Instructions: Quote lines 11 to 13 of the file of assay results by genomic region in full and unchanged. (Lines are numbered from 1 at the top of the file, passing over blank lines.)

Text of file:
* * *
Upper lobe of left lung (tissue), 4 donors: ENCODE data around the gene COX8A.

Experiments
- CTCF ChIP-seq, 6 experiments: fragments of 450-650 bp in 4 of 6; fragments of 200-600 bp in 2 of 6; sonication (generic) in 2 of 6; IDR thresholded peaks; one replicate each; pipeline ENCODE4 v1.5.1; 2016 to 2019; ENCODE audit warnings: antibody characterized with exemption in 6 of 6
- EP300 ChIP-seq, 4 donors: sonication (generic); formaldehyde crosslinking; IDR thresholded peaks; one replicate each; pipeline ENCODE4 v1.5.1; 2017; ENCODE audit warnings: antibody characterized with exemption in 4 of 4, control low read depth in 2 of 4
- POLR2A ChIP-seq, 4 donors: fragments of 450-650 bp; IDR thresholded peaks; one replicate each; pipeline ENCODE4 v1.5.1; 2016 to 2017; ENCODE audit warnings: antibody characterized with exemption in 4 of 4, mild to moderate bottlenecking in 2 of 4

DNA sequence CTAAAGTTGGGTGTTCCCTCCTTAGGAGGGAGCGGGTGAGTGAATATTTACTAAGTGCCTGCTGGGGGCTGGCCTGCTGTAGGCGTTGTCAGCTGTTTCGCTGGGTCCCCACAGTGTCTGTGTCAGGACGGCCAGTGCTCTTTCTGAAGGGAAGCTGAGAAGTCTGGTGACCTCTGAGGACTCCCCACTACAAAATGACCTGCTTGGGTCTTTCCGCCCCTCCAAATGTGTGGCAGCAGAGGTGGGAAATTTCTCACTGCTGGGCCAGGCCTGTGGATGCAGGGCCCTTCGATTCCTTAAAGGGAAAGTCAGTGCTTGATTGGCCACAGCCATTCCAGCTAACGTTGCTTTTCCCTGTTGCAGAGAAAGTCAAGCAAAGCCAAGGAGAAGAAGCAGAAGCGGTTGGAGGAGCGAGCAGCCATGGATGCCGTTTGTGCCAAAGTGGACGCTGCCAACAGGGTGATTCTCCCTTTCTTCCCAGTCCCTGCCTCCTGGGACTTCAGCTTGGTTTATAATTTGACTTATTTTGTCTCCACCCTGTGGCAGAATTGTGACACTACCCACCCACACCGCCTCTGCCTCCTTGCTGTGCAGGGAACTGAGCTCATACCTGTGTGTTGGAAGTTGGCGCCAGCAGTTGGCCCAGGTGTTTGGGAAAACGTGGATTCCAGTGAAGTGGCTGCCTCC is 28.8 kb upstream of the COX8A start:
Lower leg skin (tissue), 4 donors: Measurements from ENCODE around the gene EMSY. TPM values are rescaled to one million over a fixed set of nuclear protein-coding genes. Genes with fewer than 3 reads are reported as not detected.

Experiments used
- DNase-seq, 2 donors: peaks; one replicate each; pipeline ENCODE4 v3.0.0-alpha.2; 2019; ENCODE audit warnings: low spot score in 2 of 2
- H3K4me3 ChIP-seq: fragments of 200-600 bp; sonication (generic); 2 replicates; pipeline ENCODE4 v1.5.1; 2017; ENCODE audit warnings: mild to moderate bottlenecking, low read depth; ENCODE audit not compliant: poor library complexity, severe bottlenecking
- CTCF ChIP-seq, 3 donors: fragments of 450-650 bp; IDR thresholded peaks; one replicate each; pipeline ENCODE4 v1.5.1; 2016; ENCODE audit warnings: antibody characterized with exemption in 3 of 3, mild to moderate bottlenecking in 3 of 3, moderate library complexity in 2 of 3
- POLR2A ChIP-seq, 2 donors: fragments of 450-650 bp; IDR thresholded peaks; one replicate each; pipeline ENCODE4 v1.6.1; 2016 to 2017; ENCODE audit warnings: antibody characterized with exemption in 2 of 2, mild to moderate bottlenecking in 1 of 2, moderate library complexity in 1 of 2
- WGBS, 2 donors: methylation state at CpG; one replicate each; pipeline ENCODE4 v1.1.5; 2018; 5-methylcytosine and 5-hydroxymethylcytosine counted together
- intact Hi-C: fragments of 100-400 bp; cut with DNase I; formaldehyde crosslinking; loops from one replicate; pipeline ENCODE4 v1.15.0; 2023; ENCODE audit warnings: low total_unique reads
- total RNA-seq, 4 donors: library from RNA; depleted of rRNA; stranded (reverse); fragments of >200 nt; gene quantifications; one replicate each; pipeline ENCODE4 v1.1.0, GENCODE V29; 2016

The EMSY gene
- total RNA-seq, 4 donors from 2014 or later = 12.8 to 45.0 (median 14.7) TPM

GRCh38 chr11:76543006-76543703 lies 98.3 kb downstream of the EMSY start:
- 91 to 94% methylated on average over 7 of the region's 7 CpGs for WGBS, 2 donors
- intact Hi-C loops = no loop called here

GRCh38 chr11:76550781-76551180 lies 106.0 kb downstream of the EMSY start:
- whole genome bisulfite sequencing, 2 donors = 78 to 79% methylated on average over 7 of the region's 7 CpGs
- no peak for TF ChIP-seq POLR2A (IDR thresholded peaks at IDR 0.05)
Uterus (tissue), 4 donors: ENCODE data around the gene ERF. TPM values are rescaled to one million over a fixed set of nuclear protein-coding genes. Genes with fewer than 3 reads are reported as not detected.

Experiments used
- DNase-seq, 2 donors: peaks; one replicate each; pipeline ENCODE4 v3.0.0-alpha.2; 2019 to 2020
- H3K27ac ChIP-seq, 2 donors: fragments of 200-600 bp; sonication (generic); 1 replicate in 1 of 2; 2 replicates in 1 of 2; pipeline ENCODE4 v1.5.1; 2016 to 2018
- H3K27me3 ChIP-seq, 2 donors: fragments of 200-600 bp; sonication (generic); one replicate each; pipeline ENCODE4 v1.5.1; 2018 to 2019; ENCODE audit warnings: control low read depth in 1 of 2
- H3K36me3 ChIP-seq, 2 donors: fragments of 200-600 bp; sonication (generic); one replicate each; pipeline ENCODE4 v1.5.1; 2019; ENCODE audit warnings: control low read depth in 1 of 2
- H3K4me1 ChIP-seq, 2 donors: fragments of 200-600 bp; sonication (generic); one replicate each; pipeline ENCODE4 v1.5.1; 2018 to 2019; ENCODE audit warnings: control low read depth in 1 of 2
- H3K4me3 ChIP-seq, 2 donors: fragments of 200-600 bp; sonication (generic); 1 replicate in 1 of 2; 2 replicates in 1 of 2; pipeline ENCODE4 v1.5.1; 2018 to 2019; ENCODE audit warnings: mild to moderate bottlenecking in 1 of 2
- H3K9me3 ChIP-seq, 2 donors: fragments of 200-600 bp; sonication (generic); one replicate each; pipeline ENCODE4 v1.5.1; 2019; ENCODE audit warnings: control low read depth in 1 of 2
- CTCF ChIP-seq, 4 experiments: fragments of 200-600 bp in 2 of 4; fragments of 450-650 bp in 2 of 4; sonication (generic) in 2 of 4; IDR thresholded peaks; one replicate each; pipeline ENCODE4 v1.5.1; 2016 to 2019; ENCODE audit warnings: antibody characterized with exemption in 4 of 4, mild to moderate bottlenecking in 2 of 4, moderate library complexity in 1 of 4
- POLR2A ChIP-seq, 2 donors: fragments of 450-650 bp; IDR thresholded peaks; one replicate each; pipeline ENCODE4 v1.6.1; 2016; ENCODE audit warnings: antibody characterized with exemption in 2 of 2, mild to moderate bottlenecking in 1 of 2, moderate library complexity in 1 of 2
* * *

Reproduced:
- CTCF ChIP-seq, 3 donors: fragments of 450-650 bp; IDR thresholded peaks; one replicate each; pipeline ENCODE4 v1.5.1; 2016; ENCODE audit warnings: antibody characterized with exemption in 3 of 3, mild to moderate bottlenecking in 3 of 3, moderate library complexity in 2 of 3
- POLR2A ChIP-seq, 2 donors: fragments of 450-650 bp; IDR thresholded peaks; one replicate each; pipeline ENCODE4 v1.6.1; 2016 to 2017; ENCODE audit warnings: antibody characterized with exemption in 2 of 2, mild to moderate bottlenecking in 1 of 2, moderate library complexity in 1 of 2
- WGBS, 2 donors: methylation state at CpG; one replicate each; pipeline ENCODE4 v1.1.5; 2018; 5-methylcytosine and 5-hydroxymethylcytosine counted together